THE best apprentices and trainees throughout the region have been rewarded for their efforts at the 2022 New England Training Awards.
Among them, two locals: Armidale's Emma Pearson and Tara Vickery from Rocky River.
NSW Department of Industry New England training services manager, Bede Maher, said the awards were highly sought after and put the winners on a great pathway.
"It's a huge feather in the cap to be the top achiever," he said. "It's certainly a huge achievement for them and for the employers that take them on."
Emma Pearson was named Vocational Student of the Year and said she felt honoured to be nominated.
"To be able to win was just unbelievable," she said.
On receiving her award, Emma was described as an "extremely diligent and self-motivated student, embracing challenges with a can-do attitude and hard work to achieve her goals".
"Emma is reliable, punctual and can turn her hand to anything on the farm. Emma is always one step ahead."
The 20-year-old completed a Certificate IV in Wool Classing.
Being raised on her family's sheep and cattle property, "Glenbrook" near Armidale, sparked Emma's passion in the industry.
"I fell in love with working with livestock, and I loved training working dogs, but what made me really fall in love with the wool industry is working alongside my Dad. We have a merino stud and I loved spending hours in the shearing shed at shearing and preparing rams for shows," she said.
Emma attended Duval High School and completed Certificates II and III in Agriculture at TAFE one day per week whilst studying her HSC.
"I went away for a year to study my Certificate IV and Diploma in Agriculture at Tocal College and am now living in Armidale where I completed my wool classing certificate last year.
"I really loved training at TAFE NSW and Tocal college. They both provided me with such a hands-on approach to learning and gave me experience in nearly every opportunity with agriculture," she said.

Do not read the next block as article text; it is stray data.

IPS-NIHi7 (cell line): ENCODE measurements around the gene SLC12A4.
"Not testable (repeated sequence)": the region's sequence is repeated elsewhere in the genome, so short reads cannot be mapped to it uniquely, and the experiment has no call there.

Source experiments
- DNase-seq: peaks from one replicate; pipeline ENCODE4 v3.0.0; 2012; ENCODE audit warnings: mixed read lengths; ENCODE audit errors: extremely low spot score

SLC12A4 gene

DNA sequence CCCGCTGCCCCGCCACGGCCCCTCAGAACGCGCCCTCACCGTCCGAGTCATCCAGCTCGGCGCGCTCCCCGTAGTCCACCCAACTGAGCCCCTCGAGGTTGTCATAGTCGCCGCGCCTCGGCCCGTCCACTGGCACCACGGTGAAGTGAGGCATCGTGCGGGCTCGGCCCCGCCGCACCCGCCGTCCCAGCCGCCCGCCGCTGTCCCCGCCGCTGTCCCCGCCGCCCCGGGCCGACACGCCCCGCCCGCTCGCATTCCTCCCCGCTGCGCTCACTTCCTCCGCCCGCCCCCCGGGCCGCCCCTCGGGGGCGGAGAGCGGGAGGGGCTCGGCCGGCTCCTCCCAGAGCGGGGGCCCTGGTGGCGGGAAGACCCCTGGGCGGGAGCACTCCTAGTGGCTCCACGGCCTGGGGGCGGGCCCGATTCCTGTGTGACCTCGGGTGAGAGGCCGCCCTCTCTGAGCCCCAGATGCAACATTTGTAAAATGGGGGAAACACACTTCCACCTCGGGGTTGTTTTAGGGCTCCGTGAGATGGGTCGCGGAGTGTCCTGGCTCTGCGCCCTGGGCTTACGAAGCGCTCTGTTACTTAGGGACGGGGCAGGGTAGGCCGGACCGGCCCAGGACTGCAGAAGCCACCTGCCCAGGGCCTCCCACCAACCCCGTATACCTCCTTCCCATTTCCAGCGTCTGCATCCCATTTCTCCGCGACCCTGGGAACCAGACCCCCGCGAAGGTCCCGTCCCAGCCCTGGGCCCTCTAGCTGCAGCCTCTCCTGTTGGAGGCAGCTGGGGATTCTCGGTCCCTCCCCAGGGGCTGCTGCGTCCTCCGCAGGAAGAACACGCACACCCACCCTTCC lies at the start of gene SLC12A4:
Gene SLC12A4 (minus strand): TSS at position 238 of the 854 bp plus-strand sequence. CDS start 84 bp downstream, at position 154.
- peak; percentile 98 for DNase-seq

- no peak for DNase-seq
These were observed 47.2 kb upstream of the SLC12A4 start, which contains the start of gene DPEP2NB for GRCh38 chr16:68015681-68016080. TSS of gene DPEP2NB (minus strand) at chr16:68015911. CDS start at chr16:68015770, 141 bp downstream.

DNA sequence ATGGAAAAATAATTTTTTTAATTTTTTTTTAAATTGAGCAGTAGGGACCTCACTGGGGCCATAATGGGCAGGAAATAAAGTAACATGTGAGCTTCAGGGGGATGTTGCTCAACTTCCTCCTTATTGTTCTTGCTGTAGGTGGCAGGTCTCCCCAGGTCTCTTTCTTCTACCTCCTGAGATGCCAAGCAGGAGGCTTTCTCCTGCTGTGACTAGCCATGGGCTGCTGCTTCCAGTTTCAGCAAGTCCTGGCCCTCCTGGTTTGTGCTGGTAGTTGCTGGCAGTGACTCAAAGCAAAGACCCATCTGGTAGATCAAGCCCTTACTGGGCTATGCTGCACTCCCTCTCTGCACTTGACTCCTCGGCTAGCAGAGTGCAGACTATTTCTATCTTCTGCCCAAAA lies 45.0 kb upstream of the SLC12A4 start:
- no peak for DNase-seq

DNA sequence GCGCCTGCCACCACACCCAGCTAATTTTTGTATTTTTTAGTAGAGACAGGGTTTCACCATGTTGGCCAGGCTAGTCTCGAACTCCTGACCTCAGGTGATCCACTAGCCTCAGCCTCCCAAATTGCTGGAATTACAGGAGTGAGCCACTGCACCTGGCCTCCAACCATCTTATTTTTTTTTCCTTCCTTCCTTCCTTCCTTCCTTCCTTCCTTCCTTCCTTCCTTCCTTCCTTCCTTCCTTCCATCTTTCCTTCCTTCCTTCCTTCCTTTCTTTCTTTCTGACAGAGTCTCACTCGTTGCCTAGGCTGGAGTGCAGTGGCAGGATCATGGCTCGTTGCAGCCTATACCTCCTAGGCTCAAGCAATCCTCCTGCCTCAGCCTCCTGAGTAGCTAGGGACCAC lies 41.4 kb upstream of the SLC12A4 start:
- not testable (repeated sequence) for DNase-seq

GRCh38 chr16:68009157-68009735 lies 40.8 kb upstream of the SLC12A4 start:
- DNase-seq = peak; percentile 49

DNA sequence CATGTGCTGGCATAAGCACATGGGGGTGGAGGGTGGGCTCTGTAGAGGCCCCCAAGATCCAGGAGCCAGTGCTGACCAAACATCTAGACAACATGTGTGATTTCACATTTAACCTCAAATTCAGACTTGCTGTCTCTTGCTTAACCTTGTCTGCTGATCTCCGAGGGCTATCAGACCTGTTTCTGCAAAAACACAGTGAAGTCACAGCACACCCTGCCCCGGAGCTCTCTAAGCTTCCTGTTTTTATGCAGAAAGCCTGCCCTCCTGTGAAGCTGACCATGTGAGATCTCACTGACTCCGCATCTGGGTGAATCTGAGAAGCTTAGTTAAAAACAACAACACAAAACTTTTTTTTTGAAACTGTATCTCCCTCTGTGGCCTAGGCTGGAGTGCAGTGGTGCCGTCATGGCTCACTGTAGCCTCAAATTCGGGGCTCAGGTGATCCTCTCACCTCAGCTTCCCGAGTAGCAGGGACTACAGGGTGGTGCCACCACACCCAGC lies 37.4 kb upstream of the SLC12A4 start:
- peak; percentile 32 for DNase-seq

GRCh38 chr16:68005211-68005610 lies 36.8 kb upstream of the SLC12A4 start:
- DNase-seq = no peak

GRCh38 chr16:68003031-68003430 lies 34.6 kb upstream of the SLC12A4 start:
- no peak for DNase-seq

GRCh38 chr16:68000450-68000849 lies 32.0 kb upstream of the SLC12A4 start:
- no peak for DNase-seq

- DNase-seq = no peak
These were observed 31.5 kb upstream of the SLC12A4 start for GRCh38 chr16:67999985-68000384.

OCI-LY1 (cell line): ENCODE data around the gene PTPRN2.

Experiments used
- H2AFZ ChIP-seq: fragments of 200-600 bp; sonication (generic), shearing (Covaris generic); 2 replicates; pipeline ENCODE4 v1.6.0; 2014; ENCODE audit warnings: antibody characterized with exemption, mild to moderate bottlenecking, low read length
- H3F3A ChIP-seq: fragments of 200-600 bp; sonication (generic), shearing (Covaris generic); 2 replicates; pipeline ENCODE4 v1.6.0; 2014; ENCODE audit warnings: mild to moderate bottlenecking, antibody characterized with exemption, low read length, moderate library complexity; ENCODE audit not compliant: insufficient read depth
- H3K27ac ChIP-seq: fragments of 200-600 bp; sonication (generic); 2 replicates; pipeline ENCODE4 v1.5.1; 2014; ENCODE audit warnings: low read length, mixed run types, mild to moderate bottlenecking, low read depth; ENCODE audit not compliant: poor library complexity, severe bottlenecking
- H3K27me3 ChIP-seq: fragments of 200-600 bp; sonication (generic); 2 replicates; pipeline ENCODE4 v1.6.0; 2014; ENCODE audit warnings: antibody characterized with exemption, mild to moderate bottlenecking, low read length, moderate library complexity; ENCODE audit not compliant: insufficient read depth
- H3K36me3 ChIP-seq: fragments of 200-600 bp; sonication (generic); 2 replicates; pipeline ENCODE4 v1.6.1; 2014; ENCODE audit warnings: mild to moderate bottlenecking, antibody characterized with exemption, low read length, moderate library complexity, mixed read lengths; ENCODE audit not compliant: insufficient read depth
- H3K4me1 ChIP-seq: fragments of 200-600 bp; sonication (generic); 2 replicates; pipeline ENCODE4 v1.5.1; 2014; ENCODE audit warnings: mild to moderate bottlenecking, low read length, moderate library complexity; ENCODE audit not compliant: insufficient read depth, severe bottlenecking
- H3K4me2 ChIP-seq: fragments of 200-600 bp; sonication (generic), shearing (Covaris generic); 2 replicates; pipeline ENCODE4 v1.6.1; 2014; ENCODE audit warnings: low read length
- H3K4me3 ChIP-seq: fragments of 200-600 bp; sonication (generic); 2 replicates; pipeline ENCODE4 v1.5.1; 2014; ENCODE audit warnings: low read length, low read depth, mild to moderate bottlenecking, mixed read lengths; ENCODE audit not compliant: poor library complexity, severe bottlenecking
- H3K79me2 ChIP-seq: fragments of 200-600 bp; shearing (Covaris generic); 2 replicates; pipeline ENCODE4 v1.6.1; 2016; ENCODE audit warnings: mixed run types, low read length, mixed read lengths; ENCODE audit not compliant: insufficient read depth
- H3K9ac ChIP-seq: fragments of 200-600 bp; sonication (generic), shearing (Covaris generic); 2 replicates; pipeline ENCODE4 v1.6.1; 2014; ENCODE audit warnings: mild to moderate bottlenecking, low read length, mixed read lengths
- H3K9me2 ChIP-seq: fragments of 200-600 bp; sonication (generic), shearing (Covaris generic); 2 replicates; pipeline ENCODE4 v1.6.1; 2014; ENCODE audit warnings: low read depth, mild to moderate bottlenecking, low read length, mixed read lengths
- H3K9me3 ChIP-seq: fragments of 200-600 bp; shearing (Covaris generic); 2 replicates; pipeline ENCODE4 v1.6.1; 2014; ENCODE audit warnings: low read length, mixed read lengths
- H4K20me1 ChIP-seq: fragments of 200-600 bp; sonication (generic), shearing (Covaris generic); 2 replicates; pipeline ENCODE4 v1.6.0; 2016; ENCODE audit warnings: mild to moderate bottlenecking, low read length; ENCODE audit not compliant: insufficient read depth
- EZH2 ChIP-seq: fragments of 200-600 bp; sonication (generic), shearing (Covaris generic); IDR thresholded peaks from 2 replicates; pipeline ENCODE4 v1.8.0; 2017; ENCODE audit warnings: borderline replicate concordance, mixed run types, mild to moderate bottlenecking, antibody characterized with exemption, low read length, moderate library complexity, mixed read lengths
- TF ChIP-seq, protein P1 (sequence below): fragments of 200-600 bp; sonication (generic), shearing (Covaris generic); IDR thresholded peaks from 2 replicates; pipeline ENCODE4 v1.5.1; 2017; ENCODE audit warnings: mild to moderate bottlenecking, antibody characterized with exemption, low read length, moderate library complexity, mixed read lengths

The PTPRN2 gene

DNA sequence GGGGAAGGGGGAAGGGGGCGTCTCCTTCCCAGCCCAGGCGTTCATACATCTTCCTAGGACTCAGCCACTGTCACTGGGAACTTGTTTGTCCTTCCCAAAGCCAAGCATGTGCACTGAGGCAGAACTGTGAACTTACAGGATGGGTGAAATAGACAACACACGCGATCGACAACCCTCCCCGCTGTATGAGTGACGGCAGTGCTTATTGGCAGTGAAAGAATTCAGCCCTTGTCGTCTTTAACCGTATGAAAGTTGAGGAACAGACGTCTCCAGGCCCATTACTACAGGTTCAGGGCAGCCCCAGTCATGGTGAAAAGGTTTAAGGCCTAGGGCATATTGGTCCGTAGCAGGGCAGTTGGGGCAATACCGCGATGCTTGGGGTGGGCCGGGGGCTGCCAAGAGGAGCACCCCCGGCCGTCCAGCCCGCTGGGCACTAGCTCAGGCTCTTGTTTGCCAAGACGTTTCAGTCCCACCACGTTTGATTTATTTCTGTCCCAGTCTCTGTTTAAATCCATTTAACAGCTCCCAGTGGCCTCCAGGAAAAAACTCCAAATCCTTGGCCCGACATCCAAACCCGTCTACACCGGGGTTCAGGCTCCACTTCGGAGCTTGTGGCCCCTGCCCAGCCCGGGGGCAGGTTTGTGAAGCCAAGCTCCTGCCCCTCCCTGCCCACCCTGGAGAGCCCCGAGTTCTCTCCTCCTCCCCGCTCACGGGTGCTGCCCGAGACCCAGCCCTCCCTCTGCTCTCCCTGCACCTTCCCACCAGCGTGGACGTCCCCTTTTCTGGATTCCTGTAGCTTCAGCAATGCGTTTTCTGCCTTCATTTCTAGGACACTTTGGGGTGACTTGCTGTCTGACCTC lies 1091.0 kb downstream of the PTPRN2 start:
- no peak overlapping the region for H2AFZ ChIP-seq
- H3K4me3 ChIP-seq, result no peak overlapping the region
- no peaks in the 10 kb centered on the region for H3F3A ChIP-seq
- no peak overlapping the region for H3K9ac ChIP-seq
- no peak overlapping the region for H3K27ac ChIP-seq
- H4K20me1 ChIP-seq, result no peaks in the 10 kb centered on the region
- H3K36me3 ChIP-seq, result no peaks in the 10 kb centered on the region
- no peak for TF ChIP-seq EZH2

"We are able to do theory in the classroom then go out and put that theory to practice. I find hands-on learning is giving people skills, not just knowledge, about the industry. It makes you able to walk straight out of TAFE or Tocal and be able to be competent within a job."
Since completing her training, Emma has been working on her family's property and at the local saleyards, and also does casual work in the shearing industry and on other properties.
"It's hard to choose my favourite part of my job but I love that every day is different and not one job is the same," she said.
"I love being able to work with animals every day and work in such an evolving industry to improve productivity. But I also love working with the people in the industry. I have made so many friends.
"I think over the last few years women getting into ag has become easier. Everyone is starting to realise we can do the job in a typical man's industry, if not better, in some cases," Emma said.
"But there still is a long way to go. Many industries within agriculture still aren't as accepting to women," she added.
"The shearing industry has had a large women role for a while. I think it's great to see women working in the sheds. But lately I have been talking to more and more girls working in less traditional shed roles like shearing, wool classing or pressers."
Emma encouraged others to follow their passions.
"Just go for it. And training organisations such as TAFE have so many career paths and will really be able to provide you with life-long skills," she said.
Emma thanked her family, friends and work colleagues for their support but made special mention of her teacher Pauline Smith.
This year's School-based Apprentice/Trainee of the Year is Tara Vickery.